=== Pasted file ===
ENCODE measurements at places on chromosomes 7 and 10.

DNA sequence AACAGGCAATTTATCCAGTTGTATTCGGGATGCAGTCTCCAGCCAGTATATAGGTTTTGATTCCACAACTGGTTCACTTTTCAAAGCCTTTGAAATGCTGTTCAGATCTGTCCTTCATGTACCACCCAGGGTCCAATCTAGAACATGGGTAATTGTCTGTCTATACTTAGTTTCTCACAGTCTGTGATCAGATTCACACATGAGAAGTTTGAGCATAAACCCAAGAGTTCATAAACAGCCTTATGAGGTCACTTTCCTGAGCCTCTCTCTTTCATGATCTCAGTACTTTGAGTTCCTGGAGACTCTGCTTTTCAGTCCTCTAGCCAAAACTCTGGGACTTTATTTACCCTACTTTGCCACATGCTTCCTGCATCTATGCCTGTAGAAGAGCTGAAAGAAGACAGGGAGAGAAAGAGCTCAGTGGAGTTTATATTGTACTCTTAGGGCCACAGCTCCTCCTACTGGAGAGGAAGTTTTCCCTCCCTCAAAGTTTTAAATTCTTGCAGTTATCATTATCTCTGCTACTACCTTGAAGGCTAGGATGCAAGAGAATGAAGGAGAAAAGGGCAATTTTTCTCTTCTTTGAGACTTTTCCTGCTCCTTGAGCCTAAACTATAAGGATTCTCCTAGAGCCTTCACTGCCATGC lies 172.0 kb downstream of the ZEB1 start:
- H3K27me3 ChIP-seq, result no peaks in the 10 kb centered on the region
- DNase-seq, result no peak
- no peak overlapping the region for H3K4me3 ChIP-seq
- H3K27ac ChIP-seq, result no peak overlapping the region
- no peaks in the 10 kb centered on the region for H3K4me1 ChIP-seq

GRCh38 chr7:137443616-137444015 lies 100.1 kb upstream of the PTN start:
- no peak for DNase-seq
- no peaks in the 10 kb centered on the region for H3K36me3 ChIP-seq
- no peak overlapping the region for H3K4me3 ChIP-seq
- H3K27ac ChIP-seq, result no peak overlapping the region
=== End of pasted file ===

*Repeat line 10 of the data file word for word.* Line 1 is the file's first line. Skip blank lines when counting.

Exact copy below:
- no peaks in the 10 kb centered on the region for H3K36me3 ChIP-seq